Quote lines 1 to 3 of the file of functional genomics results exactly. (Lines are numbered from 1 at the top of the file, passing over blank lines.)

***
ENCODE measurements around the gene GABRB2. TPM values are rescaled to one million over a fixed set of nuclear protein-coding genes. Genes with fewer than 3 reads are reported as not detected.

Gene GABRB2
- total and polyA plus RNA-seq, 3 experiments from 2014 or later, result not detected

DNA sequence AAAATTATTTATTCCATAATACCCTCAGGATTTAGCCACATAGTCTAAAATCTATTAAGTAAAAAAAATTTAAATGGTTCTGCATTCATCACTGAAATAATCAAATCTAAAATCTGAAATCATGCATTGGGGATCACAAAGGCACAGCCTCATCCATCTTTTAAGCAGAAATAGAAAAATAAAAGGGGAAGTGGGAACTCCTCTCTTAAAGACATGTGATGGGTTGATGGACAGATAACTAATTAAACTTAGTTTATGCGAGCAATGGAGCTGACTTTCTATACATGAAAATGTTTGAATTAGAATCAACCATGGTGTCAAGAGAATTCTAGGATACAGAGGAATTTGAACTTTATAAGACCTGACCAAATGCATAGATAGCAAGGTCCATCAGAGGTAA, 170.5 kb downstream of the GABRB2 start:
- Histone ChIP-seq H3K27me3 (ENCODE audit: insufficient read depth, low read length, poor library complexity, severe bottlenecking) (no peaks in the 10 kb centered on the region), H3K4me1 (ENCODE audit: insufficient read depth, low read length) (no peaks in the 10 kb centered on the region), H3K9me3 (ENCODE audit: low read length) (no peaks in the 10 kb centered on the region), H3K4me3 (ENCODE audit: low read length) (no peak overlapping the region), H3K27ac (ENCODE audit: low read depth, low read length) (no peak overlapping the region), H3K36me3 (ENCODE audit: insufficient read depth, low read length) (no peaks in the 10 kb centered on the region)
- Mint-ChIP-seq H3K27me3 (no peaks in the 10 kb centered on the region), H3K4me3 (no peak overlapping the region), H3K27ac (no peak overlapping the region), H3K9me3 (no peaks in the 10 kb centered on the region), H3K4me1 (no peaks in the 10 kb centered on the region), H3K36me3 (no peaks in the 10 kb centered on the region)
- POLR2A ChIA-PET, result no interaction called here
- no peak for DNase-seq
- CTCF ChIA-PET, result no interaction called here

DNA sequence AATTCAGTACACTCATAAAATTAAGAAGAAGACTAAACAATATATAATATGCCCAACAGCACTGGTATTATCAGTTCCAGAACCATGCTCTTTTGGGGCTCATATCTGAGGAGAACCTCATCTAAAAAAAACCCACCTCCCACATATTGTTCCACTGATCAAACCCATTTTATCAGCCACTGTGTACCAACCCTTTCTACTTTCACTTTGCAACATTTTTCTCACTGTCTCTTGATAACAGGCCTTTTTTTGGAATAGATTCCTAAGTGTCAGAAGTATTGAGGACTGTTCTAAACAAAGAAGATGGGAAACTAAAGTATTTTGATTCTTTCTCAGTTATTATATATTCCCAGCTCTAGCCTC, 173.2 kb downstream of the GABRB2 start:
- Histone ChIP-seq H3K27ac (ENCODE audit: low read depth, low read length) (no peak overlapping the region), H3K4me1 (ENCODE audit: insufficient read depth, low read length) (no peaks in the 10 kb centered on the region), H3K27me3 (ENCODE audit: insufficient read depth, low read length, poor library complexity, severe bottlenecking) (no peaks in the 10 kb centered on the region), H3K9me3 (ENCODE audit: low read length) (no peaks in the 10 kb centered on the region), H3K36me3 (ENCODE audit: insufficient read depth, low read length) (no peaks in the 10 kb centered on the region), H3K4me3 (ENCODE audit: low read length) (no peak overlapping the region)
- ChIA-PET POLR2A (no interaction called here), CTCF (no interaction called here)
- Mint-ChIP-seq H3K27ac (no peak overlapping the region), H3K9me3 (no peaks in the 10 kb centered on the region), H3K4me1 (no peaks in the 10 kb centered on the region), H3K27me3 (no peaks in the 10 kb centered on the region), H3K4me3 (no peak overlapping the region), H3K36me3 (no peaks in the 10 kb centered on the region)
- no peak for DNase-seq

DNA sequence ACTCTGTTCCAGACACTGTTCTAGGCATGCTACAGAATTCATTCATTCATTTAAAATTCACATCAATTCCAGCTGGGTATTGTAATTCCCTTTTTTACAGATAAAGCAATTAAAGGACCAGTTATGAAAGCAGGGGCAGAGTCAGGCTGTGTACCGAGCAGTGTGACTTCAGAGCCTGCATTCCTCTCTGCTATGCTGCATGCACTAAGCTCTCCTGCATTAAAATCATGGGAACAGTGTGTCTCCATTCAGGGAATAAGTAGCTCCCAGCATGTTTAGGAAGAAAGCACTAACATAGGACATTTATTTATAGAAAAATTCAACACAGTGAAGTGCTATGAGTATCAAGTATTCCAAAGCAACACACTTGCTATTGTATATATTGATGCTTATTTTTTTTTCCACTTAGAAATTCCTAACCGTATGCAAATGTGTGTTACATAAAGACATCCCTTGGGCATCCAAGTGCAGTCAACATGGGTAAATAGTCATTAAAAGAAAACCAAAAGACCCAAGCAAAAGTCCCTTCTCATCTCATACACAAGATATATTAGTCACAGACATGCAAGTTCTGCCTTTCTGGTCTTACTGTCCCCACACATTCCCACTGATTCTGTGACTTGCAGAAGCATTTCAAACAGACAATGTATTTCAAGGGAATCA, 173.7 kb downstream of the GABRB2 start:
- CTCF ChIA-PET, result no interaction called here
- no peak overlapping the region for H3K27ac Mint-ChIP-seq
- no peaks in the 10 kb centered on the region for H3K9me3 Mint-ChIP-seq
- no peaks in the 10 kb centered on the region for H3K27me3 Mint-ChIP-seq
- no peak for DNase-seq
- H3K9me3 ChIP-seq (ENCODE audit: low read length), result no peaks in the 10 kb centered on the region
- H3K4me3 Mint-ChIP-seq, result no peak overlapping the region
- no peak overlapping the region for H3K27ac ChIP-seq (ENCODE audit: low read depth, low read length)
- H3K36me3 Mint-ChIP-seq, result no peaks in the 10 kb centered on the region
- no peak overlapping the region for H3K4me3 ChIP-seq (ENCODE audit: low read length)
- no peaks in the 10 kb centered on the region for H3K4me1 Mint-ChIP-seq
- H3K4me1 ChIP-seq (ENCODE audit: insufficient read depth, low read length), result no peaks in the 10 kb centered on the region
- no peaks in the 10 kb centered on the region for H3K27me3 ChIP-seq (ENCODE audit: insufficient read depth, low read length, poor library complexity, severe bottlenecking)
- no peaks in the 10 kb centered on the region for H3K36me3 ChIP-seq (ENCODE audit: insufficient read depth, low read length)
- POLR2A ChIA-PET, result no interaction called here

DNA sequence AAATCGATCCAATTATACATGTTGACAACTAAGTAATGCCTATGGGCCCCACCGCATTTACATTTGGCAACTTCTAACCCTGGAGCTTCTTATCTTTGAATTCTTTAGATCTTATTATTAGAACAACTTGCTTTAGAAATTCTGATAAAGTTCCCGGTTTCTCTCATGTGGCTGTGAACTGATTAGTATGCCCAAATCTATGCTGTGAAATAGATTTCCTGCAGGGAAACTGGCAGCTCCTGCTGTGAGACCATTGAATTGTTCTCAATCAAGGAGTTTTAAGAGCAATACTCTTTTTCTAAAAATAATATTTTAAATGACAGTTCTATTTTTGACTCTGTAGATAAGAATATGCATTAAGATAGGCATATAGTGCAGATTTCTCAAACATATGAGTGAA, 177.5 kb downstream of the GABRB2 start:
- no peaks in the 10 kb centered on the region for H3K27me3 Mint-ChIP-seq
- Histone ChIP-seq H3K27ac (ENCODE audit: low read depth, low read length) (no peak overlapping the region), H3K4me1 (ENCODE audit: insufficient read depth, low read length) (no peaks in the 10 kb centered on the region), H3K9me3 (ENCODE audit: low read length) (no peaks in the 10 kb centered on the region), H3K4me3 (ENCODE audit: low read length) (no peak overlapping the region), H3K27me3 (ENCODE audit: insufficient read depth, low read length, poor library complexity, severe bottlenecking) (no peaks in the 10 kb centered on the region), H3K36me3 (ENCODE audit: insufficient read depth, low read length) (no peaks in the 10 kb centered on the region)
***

ENCODE measurements around the gene GABRB2. TPM values are rescaled to one million over a fixed set of nuclear protein-coding genes. Genes with fewer than 3 reads are reported as not detected.

Gene GABRB2
- total and polyA plus RNA-seq, 3 experiments from 2014 or later, result not detected